oracle

Oracle database driver

This library is not maintained. Oracle has made there own driver.

Oracle driver for Node.js

A driver to connect to an Oracle database from node.js, leveraging the "Oracle C++ Call Interface" (OCCI) for connectivity. This is most commonly obtained as part of the Oracle Instant Client.

It is known to work with Oracle 10, 11, and 12, and has been mostly tested on Linux, but should also work on OS X and Windows 7+

Basic installation

(See INSTALL.md for complete instructions for your platform.)

  • Prerequisites:

    • Python 2.7 (not v3.x), used by node-gyp
    • C++ Compiler toolchain (GCC, Visual Studio or similar)
  • Download the latest Oracle Instant Client Basic and SDK, and extract to the same directory.

  • Set environment variables:

OCI_LIB_DIR=/path/to/instant_client OCI_INCLUDE_DIR=/path/to/instant_client/sdk/include OCI_VERSION=<10, 11, or 12> # Integer. Optional, defaults to '11' NLS_LANG=.UTF8 # Optional, but required to support international characters ```

  • Create symlinks for libclntsh and libocci in the Instant Client directory (see INSTALL.md)
  • (Linux) Install libaio
  • Configure the dynamic library path on your platform to include $OCI_LIB_DIR (see INSTALL.md)
  • npm install oracle to get the latest from npmjs.org

Examples

var oracle = require('oracle');
 
var connectData = {
    hostname: "localhost",
    port: 1521,
    database: "xe", // System ID (SID) 
    user: "oracle",
    password: "oracle"
}
 
oracle.connect(connectData, function(errconnection) {
    if (err) { console.log("Error connecting to db:", err); return; }
 
    connection.execute("SELECT systimestamp FROM dual", [], function(errresults) {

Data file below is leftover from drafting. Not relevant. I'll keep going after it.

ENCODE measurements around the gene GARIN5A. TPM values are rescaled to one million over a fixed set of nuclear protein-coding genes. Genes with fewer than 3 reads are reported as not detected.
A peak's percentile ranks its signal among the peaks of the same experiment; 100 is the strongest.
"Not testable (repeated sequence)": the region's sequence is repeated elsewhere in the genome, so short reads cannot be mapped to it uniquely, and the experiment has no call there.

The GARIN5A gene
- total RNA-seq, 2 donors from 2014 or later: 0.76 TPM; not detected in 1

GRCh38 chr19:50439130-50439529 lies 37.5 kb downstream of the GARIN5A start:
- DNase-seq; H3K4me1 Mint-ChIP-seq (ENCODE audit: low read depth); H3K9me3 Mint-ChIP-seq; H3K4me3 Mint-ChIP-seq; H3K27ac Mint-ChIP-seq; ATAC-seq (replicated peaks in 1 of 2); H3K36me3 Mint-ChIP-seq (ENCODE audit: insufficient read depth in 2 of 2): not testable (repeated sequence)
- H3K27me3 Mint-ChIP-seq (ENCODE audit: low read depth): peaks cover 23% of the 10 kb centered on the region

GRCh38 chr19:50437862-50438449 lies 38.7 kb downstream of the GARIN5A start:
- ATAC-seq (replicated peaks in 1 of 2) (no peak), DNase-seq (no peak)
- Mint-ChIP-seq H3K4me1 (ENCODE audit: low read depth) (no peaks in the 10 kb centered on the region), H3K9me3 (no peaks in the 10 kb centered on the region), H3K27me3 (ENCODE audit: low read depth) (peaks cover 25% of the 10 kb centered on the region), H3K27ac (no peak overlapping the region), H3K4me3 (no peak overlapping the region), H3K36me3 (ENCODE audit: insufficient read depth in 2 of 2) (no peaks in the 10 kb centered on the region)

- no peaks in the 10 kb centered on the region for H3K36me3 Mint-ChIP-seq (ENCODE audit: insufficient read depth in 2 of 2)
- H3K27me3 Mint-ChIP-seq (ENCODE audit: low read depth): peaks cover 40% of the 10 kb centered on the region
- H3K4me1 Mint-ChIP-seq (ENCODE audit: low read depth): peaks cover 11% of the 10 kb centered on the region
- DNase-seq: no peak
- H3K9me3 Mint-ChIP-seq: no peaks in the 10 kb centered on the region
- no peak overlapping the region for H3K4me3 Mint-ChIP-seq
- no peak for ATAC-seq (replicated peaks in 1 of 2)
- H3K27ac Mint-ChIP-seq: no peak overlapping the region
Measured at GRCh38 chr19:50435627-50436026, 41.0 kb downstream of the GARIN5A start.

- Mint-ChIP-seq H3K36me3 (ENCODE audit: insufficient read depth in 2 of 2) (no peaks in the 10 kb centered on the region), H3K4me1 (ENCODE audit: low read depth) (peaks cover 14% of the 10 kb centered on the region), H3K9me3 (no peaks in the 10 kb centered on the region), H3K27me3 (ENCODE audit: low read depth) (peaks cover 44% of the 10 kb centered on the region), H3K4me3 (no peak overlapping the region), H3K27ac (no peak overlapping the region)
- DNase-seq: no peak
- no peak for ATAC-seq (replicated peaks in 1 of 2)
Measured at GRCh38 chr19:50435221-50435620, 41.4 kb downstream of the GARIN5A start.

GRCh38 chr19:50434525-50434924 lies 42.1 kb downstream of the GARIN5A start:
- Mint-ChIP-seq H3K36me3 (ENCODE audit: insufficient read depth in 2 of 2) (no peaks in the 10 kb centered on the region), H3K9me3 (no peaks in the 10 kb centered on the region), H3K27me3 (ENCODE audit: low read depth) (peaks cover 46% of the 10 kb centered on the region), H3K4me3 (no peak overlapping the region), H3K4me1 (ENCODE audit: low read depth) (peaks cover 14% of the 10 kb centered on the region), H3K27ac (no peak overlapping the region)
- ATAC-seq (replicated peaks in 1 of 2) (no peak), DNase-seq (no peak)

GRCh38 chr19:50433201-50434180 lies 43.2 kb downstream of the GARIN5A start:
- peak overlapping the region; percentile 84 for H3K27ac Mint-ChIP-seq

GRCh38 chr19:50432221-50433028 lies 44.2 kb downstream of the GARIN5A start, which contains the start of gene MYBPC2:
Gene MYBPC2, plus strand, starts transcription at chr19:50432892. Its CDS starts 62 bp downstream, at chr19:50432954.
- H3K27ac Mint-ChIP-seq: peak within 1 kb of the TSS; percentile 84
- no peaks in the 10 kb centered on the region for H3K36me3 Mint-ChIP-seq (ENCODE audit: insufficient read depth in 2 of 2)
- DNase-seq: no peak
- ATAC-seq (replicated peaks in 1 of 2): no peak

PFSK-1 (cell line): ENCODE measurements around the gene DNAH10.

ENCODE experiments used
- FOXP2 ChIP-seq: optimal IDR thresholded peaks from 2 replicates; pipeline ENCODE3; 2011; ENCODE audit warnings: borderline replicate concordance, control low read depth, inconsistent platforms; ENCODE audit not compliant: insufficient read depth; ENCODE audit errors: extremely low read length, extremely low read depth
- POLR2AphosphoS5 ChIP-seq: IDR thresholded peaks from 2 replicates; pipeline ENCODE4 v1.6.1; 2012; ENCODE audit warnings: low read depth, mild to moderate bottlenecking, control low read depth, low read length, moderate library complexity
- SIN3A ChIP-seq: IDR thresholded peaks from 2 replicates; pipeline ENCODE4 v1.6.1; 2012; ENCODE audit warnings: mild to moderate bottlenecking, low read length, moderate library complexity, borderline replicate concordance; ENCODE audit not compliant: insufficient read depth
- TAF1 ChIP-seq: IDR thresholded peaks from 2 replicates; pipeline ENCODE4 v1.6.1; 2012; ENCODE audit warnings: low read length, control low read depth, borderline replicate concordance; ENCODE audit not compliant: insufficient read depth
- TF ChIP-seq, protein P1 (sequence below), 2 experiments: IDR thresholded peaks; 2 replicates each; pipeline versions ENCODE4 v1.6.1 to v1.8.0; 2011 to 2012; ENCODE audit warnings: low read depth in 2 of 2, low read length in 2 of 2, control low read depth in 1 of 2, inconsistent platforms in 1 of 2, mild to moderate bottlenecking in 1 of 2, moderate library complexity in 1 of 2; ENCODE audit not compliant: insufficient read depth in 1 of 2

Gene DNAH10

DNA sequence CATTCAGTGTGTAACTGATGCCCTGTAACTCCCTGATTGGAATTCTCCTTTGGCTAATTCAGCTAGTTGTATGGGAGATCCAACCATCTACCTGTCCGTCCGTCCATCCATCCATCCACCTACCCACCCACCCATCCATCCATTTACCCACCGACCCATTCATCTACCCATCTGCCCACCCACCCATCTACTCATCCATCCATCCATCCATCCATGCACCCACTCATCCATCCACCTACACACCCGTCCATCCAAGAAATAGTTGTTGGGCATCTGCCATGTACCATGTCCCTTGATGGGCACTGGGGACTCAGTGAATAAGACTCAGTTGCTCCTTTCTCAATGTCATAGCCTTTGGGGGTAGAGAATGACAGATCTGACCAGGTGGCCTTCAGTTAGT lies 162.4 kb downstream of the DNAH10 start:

if (err) { console.log("Error executing query:", err); return; }
 
        console.log(results);
        connection.close(); // call only when query is finished executing 
    });
});

Replace the connectData object above with one of the following.

Without tnsnames.ora file:

var connString = "(DESCRIPTION=(ADDRESS=(PROTOCOL=TCP)(HOST=localhost)(PORT=1521))(CONNECT_DATA=(SERVER=DEDICATED)(SERVICE_NAME=xe)))";
var connectData = { "tns": connString, "user": "test", "password": "test" };

With tnsnames.ora file:

DEV =
    (DESCRIPTION =
        (ADDRESS = (PROTOCOL = TCP)(HOST = localhost)(PORT = 1521))
        (CONNECT_DATA =
            (SERVER = DEDICATED)
            (SERVICE_NAME = orcl)
        )
    )
var connectData = { "tns": "DEV", "user": "test", "password": "test" };

The following options can be set on the connection:

  • connection.setAutoCommit(true/false);
  • connection.setPrefetchRowCount(count); Should improve performance with large result sets

Following the basic example above, a query using a return parameter looks like this:

    ...
    connection.execute(
        "INSERT INTO person (name) VALUES (:1) RETURNING id INTO :2",
        ['joe ferner', new oracle.OutParam()],
        function(errresults) {
            if ( err ) { ... } 
            // results.updateCount = 1 
            // results.returnParam = the id of the person just inserted 
            connection.close();
        }
    );
    ...

The following OUT Params are supported in Stored Procedures:

  • OCCIINT
  • OCCISTRING
  • OCCIDOUBLE
  • OCCIFLOAT
  • OCCICURSOR
  • OCCICLOB
  • OCCIDATE
  • OCCITIMESTAMP
  • OCCINUMBER
  • OCCIBLOB

Specify the return type in the OutParam() constructor:

connection.execute("call myProc(:1,:2)", ["nodejs", new oracle.OutParam(oracle.OCCISTRING)], ...

When using OCCISTRING, the size can optionally be specified (default is 200 chars):

connection.execute("call myProc(:1,:2)", ["nodejs", new oracle.OutParam(oracle.OCCISTRING, {size: 1000})], ...

See tests for more examples.

The following INOUT param types are supported:

  • OCCIINT
  • OCCISTRING
  • OCCIDOUBLE
  • OCCIFLOAT
  • OCCINUMBER

INOUT params are used like normal OUT params, with the optional 'in' paramater value being passed in the options object:

connection.execute("call myProc(:1)", [new oracle.OutParam(oracle.OCCIINT, {in: 42})], ...

To validate whether the connection is still established after some time:

if (!connection.isConnected()) {
    // Do something like retire this connection from a pool 
}